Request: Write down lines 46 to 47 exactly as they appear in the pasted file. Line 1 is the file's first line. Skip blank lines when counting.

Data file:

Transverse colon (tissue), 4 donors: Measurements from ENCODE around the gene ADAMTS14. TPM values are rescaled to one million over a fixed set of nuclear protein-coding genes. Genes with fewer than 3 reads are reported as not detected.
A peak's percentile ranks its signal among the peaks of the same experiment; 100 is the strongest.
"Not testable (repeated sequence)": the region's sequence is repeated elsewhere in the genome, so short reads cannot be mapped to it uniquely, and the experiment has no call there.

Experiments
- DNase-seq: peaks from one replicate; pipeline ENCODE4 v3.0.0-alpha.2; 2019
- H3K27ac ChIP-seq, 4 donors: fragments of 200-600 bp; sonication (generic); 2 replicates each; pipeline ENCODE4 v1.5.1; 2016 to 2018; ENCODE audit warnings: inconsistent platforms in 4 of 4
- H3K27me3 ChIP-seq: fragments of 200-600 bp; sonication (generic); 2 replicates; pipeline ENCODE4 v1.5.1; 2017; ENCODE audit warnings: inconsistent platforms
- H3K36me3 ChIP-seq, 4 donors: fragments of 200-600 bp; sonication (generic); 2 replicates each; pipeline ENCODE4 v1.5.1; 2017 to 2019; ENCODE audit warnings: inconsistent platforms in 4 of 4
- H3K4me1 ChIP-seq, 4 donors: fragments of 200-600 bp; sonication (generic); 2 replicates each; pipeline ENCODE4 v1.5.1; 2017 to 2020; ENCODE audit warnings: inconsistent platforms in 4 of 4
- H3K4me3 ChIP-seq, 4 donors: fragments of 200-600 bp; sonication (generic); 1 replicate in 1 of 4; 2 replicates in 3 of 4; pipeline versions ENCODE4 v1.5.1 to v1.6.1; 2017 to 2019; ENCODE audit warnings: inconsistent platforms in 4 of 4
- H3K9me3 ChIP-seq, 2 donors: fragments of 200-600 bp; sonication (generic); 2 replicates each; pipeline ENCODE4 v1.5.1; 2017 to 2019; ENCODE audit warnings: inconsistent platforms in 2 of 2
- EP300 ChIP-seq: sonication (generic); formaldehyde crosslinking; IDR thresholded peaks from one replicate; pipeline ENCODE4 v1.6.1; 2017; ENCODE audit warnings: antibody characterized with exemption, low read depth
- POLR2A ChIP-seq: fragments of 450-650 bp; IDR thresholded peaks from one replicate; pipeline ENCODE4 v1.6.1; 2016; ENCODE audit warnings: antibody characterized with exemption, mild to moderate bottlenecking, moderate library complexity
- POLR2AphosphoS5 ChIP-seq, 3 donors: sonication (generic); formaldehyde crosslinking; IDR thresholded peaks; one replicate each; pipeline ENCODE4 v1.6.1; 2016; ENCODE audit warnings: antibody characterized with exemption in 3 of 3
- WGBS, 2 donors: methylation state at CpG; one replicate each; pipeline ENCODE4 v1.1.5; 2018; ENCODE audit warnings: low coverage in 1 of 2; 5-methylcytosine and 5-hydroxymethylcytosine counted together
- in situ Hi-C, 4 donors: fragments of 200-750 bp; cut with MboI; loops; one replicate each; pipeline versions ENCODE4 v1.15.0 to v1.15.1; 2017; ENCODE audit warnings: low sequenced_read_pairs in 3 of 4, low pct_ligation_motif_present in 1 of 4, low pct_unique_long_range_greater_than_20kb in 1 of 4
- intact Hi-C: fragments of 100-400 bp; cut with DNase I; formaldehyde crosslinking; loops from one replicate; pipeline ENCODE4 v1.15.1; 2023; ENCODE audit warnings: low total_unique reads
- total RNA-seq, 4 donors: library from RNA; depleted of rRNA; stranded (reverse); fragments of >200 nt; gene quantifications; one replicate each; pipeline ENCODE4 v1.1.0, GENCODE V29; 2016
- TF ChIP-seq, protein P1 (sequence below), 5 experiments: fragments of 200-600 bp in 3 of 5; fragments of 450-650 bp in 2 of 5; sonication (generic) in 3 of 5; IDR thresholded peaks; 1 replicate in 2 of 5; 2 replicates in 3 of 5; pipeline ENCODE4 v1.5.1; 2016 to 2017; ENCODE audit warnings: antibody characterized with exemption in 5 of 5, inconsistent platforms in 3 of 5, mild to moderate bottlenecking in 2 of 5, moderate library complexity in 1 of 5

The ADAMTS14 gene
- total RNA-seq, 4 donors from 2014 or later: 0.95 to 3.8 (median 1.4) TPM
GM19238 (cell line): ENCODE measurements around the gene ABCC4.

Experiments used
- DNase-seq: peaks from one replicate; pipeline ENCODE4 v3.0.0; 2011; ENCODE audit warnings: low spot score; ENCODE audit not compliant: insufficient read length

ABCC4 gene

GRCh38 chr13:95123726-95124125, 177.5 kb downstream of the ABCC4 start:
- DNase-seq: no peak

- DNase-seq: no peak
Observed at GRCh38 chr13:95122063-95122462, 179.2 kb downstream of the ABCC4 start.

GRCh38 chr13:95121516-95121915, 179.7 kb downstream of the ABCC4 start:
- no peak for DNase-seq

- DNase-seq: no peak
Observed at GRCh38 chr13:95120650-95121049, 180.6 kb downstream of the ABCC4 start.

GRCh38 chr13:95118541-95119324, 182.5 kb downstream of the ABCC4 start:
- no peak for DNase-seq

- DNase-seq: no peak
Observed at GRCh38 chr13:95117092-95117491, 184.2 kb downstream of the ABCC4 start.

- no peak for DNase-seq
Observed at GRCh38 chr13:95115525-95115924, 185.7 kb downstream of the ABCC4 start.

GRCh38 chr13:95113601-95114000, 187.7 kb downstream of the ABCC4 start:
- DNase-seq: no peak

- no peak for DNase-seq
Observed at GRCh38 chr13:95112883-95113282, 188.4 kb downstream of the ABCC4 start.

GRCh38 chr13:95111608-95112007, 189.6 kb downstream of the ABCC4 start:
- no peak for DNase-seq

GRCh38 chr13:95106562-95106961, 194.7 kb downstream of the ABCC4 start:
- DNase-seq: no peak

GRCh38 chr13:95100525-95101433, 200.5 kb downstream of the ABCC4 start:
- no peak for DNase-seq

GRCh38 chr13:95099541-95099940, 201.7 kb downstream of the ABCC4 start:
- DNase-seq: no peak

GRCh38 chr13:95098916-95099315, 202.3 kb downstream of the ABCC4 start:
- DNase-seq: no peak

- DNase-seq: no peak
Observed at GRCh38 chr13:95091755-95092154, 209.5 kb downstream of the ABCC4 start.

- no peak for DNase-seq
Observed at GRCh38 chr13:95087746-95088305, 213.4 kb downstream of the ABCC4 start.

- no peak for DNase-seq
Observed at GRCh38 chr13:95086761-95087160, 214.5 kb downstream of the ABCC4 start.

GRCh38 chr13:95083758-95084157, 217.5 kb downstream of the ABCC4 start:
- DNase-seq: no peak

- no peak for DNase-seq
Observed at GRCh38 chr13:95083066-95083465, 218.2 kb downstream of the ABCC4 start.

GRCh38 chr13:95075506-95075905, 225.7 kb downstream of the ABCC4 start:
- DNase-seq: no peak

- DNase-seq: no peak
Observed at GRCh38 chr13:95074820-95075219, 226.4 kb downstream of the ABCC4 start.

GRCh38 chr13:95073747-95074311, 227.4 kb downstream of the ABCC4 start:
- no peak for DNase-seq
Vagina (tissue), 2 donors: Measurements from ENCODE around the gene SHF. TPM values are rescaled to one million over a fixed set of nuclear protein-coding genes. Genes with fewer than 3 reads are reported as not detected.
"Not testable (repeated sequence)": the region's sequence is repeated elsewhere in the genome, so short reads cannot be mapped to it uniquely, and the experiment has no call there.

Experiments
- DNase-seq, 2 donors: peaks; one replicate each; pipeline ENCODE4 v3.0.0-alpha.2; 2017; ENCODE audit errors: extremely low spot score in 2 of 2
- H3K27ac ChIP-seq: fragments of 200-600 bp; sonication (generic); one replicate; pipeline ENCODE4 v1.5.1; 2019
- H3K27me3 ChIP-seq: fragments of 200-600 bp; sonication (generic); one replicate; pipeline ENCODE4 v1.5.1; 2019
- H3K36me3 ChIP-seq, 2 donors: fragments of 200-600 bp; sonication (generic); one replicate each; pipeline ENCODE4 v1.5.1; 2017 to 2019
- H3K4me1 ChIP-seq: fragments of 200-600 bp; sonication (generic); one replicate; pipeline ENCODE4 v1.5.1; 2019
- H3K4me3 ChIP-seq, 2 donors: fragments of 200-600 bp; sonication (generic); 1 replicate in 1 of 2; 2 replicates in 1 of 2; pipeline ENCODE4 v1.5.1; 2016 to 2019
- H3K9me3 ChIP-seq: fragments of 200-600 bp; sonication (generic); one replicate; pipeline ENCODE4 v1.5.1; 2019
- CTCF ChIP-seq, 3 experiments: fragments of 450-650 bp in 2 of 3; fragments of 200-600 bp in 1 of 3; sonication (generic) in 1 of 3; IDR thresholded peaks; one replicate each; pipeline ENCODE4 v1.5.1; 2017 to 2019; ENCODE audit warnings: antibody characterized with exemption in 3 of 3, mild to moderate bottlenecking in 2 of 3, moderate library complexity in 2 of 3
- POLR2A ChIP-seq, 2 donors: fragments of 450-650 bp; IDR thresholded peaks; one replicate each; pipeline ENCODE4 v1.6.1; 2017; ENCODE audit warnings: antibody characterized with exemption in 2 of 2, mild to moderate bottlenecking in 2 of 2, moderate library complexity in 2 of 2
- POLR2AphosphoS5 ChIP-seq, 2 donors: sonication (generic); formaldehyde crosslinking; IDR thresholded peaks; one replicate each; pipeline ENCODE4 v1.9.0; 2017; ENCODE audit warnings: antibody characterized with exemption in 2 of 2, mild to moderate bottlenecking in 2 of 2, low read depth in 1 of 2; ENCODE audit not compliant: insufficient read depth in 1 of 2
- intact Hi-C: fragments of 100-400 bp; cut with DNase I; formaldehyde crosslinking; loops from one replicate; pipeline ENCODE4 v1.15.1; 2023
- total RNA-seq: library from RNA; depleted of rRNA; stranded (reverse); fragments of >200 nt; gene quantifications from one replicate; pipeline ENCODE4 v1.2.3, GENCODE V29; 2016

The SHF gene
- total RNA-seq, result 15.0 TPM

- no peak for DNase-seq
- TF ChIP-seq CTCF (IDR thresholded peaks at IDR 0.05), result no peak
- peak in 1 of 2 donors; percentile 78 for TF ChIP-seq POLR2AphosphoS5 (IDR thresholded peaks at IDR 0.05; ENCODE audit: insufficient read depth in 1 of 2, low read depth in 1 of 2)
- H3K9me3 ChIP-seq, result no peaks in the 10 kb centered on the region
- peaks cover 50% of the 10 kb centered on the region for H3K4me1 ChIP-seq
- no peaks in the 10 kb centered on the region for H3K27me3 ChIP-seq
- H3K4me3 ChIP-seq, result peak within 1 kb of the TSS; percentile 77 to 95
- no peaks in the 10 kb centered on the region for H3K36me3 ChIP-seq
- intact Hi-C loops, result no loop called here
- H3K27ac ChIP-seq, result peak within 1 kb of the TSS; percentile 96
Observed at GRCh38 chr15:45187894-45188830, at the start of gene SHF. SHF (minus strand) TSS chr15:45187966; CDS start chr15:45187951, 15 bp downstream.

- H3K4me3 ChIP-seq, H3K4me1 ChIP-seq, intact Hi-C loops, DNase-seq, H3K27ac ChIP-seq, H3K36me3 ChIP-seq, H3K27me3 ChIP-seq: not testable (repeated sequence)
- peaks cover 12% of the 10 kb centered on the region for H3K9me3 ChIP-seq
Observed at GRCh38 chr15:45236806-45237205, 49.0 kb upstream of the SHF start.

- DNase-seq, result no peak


GRCh38 chr13:95106562-95106961, 194.7 kb downstream of the ABCC4 start:
- DNase-seq: no peak